AC Datalogging Questions

Discussion in 'General Electronics Chat' started by DC_Kid, Feb 12, 2013.

  1. DC_Kid

    Thread Starter Distinguished Member

    Feb 25, 2008
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    so, i want to datalog my home AC (USA) voltage. i was looking at a cheap solution and i found this
    http://www.dataq.com/support/documentation/pdf/datasheets/di-155ds-usb-data-acquisition.pdf

    anyone see any issue if i use a tap (two 10k or 20k resistors in series) connecting tap to "+" of the DI-155 and the neutral (white) from home wiring to the "-" of the DI-155 channel? the DATA-Q tech guy wants to sell me a better way more expensive (~$1200) setup for what i want to do.

    cant a simple voltage tap work here? i can scale the capture accordingly (well, i am really only interested in seeing spikes and dips that fall outside the SLA of my power company), etc.

    thanks.
     
  2. bertus

    Administrator

    Apr 5, 2008
    15,648
    2,346
    Hello,

    In the datasheet of the device is given that there NO ISOLATION on the inputs.
    When you want to monitor the mains voltage, the device will carry the mains voltage.
    This is an unwanted situation. (and not allowed as written in the Terms of Service ).
    You could use a transformer for the input isolation.

    Bertus
     
  3. DC_Kid

    Thread Starter Distinguished Member

    Feb 25, 2008
    638
    9
    but would using a transformer dampen the spikes and dips due to inductive fields?

    i have lots of transformers.
     
  4. DC_Kid

    Thread Starter Distinguished Member

    Feb 25, 2008
    638
    9
    what about using a ~100uF capacitor on the voltage tap? would that suffice to give isolation?
     
  5. bertus

    Administrator

    Apr 5, 2008
    15,648
    2,346
    Hello,

    Capacitors will not be safe for isolation.
    They can break and make a short.

    Transformers will reduce the spikes and dips, depending on the type and size of the transformer.

    Bertus
     
  6. DC_Kid

    Thread Starter Distinguished Member

    Feb 25, 2008
    638
    9
    yeah, thats what i thought. ok, i ordered DI-155, will see what i can do. probably cant post my actual setup due to rules of the forum.

    you say cap can short. well, so can a transformer. it all depends on how good the component is.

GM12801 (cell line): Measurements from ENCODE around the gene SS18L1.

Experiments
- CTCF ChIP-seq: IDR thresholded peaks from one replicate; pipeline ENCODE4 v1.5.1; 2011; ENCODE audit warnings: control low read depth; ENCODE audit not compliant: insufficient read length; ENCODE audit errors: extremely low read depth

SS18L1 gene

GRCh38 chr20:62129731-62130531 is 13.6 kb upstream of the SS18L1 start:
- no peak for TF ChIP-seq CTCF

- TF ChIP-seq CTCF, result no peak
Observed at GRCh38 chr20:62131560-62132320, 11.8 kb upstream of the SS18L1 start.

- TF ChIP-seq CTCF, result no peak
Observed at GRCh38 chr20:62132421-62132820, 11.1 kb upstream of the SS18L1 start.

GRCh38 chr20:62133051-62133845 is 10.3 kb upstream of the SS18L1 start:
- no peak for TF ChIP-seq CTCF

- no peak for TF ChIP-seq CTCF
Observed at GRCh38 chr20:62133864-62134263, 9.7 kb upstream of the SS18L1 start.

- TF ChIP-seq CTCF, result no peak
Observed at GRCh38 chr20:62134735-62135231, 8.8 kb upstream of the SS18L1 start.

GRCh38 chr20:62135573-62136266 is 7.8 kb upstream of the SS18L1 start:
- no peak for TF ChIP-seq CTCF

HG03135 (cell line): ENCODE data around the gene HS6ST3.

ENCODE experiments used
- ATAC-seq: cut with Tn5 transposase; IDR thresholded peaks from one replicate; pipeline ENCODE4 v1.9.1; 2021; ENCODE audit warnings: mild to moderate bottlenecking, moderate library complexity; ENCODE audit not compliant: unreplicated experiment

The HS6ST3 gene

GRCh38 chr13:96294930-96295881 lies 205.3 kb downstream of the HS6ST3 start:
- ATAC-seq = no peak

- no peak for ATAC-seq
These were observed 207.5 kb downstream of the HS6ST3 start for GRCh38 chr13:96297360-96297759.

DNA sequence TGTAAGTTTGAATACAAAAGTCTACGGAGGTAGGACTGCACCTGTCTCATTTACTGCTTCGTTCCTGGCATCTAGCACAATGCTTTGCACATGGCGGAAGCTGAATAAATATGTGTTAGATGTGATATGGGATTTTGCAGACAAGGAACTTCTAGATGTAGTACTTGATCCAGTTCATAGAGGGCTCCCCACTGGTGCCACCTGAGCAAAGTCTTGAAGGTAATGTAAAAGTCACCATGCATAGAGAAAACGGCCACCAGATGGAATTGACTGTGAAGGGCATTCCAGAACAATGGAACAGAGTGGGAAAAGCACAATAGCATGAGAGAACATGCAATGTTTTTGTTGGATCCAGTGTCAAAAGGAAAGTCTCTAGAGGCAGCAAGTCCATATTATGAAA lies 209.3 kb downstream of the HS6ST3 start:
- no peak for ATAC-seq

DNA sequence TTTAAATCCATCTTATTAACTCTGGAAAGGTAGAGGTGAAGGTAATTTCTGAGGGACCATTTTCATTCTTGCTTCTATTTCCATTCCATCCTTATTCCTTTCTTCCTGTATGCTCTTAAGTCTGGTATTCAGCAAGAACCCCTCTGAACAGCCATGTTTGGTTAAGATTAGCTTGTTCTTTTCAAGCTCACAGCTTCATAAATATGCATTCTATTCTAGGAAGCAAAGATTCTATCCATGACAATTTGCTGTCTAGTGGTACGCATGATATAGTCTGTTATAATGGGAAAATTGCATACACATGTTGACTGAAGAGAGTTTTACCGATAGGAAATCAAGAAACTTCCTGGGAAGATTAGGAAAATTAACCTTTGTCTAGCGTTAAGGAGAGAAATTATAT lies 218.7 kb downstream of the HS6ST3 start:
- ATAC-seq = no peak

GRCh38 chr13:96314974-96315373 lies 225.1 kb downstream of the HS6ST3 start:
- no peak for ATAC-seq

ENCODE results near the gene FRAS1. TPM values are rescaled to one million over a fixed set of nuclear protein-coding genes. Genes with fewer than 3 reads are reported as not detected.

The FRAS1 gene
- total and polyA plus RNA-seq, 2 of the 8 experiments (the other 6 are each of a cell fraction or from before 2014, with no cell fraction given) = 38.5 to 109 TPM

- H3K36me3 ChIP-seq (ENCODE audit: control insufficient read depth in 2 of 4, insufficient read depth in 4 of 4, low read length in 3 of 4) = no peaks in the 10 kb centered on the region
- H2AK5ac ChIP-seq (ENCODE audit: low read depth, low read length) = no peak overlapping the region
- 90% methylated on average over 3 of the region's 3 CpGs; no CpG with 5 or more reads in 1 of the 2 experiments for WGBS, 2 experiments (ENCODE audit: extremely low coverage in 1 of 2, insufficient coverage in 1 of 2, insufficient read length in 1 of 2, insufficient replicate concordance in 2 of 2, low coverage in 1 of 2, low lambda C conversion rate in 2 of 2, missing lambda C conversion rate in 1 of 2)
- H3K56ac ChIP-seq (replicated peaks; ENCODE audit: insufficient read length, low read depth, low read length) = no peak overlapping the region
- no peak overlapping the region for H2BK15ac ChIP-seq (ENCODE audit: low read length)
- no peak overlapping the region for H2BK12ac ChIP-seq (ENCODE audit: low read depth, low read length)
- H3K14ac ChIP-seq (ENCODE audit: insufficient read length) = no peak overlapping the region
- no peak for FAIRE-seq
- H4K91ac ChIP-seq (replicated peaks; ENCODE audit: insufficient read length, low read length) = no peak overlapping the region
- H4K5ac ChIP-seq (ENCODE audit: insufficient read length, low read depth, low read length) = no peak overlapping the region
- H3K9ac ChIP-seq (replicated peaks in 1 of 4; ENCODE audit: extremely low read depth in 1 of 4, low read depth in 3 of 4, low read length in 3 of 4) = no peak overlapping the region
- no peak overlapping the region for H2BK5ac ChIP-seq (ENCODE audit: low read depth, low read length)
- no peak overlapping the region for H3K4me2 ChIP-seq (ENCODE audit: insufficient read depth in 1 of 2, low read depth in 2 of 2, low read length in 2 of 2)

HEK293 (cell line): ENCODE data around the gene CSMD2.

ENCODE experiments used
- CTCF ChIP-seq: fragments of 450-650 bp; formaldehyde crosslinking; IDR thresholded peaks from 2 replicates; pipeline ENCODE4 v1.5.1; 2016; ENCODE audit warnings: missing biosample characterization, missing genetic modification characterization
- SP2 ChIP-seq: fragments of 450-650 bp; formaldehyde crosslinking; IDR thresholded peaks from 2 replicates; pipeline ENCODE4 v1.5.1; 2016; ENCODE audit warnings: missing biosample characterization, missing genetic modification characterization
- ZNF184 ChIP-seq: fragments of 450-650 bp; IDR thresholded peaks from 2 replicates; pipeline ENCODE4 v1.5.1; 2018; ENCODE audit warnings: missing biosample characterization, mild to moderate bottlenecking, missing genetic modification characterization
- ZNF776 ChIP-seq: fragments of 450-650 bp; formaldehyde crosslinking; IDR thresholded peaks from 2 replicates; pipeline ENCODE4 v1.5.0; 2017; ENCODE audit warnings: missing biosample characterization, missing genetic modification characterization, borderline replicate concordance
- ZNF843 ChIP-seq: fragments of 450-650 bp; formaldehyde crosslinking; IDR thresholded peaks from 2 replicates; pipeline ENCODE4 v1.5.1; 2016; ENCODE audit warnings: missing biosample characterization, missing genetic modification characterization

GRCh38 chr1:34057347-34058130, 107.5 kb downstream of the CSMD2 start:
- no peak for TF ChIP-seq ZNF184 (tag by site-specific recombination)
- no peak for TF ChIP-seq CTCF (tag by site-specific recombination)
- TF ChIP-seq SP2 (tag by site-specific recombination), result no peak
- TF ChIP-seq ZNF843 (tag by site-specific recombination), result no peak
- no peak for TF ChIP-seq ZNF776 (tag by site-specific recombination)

7. DC_Kid

    Thread Starter Distinguished Member

    Feb 25, 2008
    638
    9
    ok folks. here's what i have thus far using a dataq di-155
    this is through a wall-wart ac-ac. from measuring RMS of both sides the amplitude scaling factor is 29.07723 and is factored into the #'s below.

    sidebar - my curiosity was kickstarted when my APC battery UPS routinely tripped. the UPS had software that would record a generic reason why the UPS tripped, such as "voltage crossed threshold", etc. i then had power company put monitor on my house and they found some dips/spikes. they then switched the transformer to another phase hoping that would fix the issue, but i still have the issue. from what i know this seems to be ring wave issue, but i am not 100% sure on that because i dont know what a ring wave dip or spike looks like on the scope, etc. power company had made reference to old capacitor switching banks that could cause ring wave as they are switched in and out. the last report power company sent me was not satisfactory to me, and not knowing the details about their recording gear i took things into my own hands.

    i did three 24hr recordings at 5kHz. the 2nd one showed nothing odd, 1st and 3rd did (the 3rd one showed two events that were almost identical). my UPS thresholds are based on RMS values so i dont think these events tripped my UPS, and i didnt hear UPS trip. my goal is to capture an event while at the same time i hear UPS trip.

    time divisions are 0.0010sec/div

    1.png
    event at 2-25-13 07:40:49.2730(est)
    54.3v relative elapsed time 0.0000 sec
    10.5v relative elapsed time 0.0004 sec
    178.9v relative elapsed time 0.0012 sec
    135.9v relative elapsed time 0.0026 sec
    179.1v relative elapsed time 0.0034 sec

    2.png
    event at 2-27-13 07:34:23.9342(est)
    119.1v relative elapsed time 0.0000 sec
    53.6v relative elapsed time 0.0006 sec
    183.5v relative elapsed time 0.0026 sec

    the odd dips happen very fast, and the shape isnt exactly a good sin. so, can anyone offer insight as to what i am seeing here. i suspect the wall wart windings introduce some damping, so the dips are probably a tad bigger on the line. i also plan to measure line directly.
     
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  8. DC_Kid

    Thread Starter Distinguished Member

    Feb 25, 2008
    638
    9
    bump
    any ideas?
     
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